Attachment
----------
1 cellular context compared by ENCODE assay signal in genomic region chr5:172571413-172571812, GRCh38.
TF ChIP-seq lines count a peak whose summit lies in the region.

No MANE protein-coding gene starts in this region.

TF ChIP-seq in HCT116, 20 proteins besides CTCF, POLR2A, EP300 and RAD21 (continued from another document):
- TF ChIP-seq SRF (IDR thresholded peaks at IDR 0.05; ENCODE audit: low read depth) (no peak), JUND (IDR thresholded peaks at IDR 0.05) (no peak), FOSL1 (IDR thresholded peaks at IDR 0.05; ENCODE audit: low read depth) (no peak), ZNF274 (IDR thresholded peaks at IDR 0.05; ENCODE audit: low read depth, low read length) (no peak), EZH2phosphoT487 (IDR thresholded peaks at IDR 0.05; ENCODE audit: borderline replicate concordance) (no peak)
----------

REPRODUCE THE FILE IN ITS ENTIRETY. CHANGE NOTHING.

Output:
1 cellular context compared by ENCODE assay signal in genomic region chr5:172571413-172571812, GRCh38.
TF ChIP-seq lines count a peak whose summit lies in the region.

No MANE protein-coding gene starts in this region.

TF ChIP-seq in HCT116, 20 proteins besides CTCF, POLR2A, EP300 and RAD21 (continued from another document):
- TF ChIP-seq SRF (IDR thresholded peaks at IDR 0.05; ENCODE audit: low read depth) (no peak), JUND (IDR thresholded peaks at IDR 0.05) (no peak), FOSL1 (IDR thresholded peaks at IDR 0.05; ENCODE audit: low read depth) (no peak), ZNF274 (IDR thresholded peaks at IDR 0.05; ENCODE audit: low read depth, low read length) (no peak), EZH2phosphoT487 (IDR thresholded peaks at IDR 0.05; ENCODE audit: borderline replicate concordance) (no peak)